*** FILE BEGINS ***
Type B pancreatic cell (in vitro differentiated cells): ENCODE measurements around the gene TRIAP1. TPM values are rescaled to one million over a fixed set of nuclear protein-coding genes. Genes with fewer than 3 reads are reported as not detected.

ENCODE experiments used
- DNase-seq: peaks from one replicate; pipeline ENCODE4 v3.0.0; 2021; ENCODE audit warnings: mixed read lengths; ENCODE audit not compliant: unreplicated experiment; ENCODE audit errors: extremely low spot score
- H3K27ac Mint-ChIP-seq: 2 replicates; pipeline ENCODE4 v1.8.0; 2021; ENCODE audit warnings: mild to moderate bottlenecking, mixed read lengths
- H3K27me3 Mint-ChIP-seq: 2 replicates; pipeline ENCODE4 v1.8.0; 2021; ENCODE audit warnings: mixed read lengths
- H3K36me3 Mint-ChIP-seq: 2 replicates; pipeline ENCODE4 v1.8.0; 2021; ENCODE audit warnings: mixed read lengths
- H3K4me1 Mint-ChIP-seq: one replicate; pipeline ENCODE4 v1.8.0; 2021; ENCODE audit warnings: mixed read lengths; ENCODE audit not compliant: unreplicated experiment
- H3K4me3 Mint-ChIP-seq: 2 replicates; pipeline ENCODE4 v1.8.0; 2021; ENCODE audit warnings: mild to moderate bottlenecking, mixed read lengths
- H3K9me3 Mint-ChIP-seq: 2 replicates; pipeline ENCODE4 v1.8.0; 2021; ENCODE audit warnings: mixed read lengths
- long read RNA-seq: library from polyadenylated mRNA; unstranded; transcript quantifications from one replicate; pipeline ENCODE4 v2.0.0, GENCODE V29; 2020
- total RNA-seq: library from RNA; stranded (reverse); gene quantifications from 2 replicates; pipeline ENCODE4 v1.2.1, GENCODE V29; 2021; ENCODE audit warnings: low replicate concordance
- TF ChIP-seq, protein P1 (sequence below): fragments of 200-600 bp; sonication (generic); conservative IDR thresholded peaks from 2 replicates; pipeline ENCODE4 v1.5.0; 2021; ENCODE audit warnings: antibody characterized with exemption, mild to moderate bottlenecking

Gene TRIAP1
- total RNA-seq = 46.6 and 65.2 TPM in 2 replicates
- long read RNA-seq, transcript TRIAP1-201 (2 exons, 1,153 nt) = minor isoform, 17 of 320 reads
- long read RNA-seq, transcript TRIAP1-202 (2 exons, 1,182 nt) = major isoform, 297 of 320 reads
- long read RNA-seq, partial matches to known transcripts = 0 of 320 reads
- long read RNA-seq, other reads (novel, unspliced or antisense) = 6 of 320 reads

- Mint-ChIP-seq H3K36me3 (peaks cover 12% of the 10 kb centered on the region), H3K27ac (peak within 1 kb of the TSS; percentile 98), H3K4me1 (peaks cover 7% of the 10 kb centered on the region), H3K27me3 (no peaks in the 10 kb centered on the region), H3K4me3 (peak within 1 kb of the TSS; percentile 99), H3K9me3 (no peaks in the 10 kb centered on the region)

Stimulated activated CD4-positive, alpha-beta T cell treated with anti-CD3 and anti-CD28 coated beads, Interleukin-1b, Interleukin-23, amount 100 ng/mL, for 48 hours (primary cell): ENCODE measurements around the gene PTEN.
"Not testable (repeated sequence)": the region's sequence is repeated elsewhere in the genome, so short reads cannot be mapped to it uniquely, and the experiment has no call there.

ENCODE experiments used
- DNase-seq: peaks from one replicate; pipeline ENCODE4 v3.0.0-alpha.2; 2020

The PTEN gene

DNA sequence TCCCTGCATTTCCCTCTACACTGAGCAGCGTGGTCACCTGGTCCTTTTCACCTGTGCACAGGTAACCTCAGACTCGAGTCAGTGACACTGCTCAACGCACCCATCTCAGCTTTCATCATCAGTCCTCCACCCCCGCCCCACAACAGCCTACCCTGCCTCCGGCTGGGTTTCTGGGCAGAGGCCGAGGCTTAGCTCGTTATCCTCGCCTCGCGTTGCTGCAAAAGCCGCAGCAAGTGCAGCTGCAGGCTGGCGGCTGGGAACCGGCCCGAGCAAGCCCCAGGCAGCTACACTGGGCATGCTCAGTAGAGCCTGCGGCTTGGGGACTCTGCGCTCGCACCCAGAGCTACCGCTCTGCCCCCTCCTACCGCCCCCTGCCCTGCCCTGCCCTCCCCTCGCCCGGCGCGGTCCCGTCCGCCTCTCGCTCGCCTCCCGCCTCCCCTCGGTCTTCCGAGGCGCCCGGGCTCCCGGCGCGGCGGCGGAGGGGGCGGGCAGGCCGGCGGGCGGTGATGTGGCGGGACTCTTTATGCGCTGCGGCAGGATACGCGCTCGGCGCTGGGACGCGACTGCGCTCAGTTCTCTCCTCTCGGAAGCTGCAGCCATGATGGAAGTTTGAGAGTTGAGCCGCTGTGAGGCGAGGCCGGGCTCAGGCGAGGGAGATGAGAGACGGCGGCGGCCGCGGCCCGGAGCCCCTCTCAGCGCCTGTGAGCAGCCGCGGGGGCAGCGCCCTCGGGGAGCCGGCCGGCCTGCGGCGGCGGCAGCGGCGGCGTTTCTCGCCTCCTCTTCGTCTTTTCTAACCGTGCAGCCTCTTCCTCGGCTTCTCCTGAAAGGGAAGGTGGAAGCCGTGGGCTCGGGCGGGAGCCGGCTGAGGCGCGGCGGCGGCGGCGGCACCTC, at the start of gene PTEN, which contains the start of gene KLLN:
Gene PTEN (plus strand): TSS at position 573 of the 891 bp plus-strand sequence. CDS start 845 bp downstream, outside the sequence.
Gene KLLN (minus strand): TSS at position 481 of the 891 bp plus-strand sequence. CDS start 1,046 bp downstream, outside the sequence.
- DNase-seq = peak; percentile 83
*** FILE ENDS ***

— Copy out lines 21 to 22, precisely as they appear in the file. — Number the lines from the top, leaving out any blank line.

"Not testable (repeated sequence)": the region's sequence is repeated elsewhere in the genome, so short reads cannot be mapped to it uniquely, and the experiment has no call there.

ENCODE experiments used